04 June 2008

Counting to Three

Each day for lunch, a number of the students in our program pick up a quick panino at a "snack bar" (that is precisely what its overhang states) down the street from the Collegio. Waiting my turn a few days past, I observed a fascinating inter-cultural communication moment. The woman in front of me had her three children with her, and was speaking with the children in Japanese. When she tried to order her panini, she picked a salami on a small roll, and then indicated that she wanted "tree" mozzarella and tomato panini. When the barman did not understand what she wanted and indicated his confusion by waving his hands a bit and shaking his head, and repeating "tree" in a questioning tone, she repeated, "tree" and showed him her hand, like so:

Image from Wikimedia.

The barman was still confused. "Tree?" he asked. She nodded, and repeated, "Tree," again flashing three fingers at him. This continued for almost an entire minute, the two of them repeatedly failing to understand one another. I was contemplating intervening to help when she pointed to the children, counting the numbers on her fingers until she reached three. This did it. Delighted, the barman, announced, "Ah! Treis!" and proceeded to turn his hand with its back toward her and showed her this gesture:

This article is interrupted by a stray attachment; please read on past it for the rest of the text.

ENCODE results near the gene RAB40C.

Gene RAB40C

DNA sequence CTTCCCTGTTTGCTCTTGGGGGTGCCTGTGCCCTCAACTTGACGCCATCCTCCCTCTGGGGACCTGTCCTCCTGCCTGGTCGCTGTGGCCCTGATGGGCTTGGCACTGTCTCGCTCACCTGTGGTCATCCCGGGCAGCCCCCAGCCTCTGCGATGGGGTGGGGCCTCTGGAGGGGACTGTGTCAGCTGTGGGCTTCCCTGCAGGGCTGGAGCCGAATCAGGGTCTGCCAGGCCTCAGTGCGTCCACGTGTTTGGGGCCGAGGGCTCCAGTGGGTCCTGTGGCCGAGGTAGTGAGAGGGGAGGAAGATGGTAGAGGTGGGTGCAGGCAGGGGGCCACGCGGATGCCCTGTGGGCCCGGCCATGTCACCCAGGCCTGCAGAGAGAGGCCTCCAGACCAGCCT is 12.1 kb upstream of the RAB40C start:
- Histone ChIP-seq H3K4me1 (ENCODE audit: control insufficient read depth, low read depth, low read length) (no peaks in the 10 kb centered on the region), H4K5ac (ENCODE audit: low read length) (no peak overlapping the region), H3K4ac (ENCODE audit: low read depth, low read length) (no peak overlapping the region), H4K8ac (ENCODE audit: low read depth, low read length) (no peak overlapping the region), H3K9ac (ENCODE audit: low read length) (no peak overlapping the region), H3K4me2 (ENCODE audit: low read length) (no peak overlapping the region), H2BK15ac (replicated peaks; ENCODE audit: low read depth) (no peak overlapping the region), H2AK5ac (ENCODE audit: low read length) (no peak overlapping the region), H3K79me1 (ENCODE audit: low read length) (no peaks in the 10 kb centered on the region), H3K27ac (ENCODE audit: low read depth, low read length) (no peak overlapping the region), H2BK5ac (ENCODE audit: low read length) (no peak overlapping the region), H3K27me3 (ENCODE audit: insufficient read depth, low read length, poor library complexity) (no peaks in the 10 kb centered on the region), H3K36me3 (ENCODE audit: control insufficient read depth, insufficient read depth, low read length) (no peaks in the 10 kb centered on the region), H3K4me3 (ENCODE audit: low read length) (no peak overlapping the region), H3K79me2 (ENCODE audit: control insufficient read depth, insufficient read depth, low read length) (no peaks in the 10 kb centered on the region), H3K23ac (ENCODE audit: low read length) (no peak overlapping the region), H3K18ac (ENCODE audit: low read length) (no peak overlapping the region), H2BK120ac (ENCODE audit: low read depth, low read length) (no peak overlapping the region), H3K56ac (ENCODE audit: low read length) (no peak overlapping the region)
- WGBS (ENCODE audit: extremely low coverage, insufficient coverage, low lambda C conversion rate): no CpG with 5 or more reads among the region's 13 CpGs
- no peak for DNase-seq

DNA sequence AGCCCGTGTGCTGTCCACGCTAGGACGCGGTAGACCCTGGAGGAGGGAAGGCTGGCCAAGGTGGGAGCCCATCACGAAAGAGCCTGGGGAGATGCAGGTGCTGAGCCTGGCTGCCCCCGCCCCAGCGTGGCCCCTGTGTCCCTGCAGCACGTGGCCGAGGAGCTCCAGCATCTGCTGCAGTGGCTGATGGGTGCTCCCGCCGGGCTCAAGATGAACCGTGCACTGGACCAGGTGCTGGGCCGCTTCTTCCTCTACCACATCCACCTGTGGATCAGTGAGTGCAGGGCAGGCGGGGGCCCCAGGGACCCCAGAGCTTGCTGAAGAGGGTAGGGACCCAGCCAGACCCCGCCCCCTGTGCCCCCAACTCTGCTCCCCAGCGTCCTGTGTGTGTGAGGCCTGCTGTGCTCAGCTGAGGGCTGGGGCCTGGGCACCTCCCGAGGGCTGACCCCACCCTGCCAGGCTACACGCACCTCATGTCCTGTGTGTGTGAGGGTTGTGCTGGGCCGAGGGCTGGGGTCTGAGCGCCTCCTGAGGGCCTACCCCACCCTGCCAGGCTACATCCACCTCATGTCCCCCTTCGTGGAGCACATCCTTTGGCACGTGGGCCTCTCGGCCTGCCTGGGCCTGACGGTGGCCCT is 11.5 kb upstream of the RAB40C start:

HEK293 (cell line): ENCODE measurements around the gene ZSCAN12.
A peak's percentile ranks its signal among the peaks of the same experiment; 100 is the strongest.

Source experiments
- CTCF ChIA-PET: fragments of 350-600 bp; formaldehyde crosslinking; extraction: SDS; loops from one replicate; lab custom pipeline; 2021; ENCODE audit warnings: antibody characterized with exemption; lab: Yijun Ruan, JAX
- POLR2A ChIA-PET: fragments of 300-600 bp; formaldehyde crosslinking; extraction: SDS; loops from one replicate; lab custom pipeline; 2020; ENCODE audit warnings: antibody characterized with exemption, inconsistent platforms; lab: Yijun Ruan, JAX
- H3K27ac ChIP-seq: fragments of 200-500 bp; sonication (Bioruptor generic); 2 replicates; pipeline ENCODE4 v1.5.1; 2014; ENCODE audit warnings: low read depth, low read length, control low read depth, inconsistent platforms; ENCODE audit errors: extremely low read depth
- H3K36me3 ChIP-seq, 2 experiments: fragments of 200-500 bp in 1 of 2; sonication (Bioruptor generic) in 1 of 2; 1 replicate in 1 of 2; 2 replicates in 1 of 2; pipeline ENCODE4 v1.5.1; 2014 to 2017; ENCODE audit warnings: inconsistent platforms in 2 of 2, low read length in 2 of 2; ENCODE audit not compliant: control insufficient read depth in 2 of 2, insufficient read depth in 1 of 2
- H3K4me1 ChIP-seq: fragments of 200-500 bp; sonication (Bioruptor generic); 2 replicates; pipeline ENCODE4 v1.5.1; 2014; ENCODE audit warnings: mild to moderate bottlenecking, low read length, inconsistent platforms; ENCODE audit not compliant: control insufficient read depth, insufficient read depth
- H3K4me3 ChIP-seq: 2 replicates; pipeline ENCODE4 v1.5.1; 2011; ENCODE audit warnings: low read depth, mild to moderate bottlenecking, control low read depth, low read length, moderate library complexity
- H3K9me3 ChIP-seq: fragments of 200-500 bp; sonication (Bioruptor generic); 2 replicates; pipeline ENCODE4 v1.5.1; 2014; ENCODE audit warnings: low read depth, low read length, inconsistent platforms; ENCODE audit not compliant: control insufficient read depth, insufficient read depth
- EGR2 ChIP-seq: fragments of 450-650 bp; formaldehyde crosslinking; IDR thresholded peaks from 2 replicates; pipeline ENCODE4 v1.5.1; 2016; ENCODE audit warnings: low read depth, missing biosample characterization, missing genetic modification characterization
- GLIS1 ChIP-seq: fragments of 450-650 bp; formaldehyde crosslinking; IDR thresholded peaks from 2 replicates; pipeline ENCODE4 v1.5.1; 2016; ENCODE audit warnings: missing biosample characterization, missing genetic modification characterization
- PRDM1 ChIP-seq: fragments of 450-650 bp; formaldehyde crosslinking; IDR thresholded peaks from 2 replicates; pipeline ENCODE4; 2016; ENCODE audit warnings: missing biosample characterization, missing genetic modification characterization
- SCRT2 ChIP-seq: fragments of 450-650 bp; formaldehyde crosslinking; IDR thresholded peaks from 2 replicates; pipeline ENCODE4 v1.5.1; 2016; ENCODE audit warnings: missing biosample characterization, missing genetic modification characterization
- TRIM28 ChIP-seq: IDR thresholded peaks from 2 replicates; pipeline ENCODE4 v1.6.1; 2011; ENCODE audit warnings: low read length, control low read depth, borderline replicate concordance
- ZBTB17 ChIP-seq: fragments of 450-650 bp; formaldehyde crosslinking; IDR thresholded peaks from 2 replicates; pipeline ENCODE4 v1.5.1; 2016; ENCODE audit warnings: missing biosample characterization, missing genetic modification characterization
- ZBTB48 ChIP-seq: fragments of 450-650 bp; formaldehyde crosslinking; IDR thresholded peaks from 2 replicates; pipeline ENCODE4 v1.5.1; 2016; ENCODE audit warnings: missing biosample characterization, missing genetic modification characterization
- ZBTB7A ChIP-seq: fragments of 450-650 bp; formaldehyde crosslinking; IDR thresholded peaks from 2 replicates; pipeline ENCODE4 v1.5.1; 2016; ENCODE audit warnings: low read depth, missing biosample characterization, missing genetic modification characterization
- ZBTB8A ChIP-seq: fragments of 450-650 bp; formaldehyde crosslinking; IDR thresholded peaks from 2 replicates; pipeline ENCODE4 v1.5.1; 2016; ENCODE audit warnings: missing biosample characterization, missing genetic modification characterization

This second image is a stock photo that I edited it fairly significantly prior to using. Originals can be found at istock.

The entire interaction took about two minutes, but the very small difference (which fingers we use to count) created a significant communication barrier. I, too, would have indicated three with fingers and no thumb--and now I, too, have a better sense how to communicate numbers with my hands in Italy.

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Works Cited

Fiona Wild, ed. Eyewitness Travel Rome (London: Dorling Kindersley Limited, 1993), 2007 edition.

Hawthorne, Nathaniel. The Marble Faun. New York: Penguin Books, 1990/1860.

James, Henry. Daisy Miller. New York: Penguin Books, 2005/1878.

Powers, Alice Leccese. Italy in Mind: An Anthology. Toronto: Vintage Books, 1997.

Steves, Rick. Rick Steves' Italy 2007. New York: Avalon Travel Publishing, 2006.